What marks Barbarians Rising out as a little different from many historical epics is that it presents itself not as a straightforward drama, but as docudrama, and features talking heads sections, in which historians explain the backdrop of the story.

In many ways Boudica is the face of the series. It’s she that is positioned centrally on the publicity material: her fierce, battle-ready gaze - every inch a crazed-looking Katniss Everdean from Hunger Games meets William Wallace. It’s an iconic image. Already, says Mitchell, a number of people have told her they are going to dress up as Boudica for Halloween.

In fact, we know little about what Boudica would have looked like, accounts of her coming from only two sources, both Roman propagandists. “She is written as this really tall red-head with a deep voice, and who knows, the Romans might have amplified that,” says Mitchell.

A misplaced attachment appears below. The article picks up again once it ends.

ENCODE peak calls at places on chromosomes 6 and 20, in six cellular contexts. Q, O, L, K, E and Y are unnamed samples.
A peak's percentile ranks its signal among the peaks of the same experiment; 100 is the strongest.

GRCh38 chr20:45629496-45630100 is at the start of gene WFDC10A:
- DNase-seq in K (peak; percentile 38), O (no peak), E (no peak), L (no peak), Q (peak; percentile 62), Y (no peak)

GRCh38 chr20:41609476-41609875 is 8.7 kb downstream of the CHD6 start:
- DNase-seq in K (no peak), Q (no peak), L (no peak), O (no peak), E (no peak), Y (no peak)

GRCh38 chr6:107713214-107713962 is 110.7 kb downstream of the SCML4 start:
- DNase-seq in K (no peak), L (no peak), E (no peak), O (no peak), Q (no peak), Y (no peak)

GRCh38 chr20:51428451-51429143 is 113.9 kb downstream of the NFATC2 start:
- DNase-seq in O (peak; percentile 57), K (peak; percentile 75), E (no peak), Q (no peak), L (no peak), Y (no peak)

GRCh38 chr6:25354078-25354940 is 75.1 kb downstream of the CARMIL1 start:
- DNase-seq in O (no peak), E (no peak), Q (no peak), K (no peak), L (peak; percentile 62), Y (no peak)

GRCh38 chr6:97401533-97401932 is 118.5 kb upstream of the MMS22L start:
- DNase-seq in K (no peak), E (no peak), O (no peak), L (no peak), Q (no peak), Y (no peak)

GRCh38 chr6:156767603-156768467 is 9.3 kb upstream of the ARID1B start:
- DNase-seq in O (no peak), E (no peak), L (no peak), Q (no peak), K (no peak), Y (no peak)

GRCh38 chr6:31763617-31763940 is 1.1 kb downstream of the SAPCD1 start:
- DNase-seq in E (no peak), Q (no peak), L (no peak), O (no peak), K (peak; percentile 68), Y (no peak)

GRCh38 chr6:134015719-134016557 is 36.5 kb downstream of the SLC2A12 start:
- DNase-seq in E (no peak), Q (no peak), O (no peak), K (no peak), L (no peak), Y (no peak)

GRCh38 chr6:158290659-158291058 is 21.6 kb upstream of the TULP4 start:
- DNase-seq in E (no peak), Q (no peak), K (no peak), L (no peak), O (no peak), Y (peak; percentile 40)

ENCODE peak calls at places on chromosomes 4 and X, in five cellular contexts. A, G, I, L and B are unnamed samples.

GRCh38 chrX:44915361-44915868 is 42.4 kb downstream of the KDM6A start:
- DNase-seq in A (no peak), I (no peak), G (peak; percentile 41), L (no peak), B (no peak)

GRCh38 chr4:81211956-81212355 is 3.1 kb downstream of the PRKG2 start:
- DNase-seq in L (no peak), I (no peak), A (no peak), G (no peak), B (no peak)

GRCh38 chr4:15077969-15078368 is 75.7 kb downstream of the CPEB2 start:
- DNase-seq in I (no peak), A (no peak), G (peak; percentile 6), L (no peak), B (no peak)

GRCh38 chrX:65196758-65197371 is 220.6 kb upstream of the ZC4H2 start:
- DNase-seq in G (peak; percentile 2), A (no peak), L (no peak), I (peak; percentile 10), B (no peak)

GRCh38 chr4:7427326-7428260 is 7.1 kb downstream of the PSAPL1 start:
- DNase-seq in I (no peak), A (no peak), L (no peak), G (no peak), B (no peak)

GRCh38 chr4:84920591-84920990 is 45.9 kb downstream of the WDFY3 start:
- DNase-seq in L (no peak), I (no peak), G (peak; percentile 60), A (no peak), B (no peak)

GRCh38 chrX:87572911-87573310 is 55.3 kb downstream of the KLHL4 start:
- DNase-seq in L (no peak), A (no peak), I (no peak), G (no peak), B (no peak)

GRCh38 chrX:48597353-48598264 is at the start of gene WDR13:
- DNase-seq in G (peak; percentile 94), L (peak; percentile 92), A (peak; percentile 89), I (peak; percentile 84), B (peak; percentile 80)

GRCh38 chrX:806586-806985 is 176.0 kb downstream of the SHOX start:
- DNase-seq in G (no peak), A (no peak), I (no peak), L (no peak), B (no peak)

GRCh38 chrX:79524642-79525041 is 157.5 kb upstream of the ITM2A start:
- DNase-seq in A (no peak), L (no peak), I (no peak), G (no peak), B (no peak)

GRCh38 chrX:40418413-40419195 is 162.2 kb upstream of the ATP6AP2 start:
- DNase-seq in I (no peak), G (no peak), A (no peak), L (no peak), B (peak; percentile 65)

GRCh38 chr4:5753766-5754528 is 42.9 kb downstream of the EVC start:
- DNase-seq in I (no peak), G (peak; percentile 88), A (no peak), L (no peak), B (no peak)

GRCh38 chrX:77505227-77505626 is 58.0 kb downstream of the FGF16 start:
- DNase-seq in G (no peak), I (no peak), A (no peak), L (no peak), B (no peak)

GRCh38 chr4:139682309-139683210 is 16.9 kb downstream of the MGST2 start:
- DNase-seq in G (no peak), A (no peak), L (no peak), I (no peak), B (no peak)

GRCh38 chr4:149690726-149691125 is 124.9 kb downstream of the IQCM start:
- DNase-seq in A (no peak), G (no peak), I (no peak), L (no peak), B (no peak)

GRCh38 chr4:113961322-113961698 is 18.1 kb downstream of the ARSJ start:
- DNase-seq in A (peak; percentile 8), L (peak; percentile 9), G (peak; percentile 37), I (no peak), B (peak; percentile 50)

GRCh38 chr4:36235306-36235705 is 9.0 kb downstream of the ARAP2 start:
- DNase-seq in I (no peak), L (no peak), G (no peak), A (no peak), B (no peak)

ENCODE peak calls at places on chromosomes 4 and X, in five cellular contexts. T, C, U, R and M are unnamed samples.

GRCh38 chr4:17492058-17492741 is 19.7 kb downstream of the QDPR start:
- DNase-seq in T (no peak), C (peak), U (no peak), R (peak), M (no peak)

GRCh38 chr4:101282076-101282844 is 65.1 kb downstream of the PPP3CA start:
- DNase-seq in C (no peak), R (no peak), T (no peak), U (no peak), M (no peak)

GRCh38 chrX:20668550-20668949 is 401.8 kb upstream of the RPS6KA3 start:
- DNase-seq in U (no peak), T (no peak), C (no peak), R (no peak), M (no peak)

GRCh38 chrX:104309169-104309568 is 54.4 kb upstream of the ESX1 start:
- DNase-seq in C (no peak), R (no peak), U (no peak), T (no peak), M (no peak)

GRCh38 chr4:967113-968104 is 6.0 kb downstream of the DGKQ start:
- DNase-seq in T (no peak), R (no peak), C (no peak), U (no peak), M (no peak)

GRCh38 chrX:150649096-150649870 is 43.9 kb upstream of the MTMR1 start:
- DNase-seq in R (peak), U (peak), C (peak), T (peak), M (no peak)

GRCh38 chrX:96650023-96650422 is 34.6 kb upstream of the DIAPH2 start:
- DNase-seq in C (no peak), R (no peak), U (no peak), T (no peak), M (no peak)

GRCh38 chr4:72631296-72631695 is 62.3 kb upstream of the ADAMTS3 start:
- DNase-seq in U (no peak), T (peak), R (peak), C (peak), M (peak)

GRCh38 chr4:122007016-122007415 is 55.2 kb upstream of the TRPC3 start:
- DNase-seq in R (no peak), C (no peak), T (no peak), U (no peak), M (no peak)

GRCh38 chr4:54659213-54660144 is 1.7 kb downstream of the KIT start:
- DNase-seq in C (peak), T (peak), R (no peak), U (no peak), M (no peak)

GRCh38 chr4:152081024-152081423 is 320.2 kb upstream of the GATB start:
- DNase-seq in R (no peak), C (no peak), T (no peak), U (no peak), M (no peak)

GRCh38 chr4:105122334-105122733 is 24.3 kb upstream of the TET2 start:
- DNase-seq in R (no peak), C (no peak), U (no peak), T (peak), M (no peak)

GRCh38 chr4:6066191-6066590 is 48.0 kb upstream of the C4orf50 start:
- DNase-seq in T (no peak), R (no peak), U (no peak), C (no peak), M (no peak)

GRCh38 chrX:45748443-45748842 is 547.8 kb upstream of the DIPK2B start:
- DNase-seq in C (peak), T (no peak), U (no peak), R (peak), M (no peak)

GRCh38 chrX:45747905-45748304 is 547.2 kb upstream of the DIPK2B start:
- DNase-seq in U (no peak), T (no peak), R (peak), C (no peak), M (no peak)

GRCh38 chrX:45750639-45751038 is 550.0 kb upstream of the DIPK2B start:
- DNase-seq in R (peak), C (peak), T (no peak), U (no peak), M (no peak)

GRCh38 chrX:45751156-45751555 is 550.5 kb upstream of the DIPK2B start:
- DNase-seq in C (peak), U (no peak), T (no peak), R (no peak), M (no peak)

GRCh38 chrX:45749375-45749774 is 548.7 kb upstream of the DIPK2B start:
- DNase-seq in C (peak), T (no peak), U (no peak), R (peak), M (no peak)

That Boudica should have emerged as one of the key figures in the way this series has been promoted should be no surprise. Women heroines are, following the success of the Hunger Games series, Star Wars: The Force Awakens, and even superhero films like Suicide Squad, the flavour of the moment.

“I think,” says Mitchell, “things have changed quite dramatically in the past few years. There has been a massive demand for these kind of stories and roles. Women want to see the power and emotions of what women have to go through and what they have to deal with in life. It’s great to be able to portray these women as well as weak women, because we have a whole variety of people out there.“